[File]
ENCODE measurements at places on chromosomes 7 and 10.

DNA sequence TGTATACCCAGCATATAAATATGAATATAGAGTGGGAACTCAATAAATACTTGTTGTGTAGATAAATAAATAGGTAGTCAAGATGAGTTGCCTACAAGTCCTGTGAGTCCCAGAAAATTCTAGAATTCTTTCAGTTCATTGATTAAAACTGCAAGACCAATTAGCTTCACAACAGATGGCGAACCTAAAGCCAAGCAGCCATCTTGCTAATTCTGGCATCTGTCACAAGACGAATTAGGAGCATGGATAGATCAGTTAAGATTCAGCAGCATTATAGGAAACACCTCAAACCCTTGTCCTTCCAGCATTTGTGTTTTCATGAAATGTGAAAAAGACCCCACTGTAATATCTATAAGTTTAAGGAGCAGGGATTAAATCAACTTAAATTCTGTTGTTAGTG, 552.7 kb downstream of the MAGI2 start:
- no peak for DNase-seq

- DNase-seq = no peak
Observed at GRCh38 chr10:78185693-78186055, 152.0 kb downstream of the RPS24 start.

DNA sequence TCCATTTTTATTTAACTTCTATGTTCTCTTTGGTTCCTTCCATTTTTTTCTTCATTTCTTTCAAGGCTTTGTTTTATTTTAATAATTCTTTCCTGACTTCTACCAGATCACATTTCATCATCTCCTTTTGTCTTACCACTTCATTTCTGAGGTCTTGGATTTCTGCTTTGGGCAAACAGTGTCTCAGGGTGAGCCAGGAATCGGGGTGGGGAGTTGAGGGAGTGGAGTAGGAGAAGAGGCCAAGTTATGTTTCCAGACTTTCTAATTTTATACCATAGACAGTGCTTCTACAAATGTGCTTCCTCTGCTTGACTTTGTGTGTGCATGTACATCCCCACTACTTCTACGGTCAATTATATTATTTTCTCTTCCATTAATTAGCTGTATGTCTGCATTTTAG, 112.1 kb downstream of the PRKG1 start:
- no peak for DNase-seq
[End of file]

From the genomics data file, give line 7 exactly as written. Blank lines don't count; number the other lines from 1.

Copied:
- no peak for DNase-seq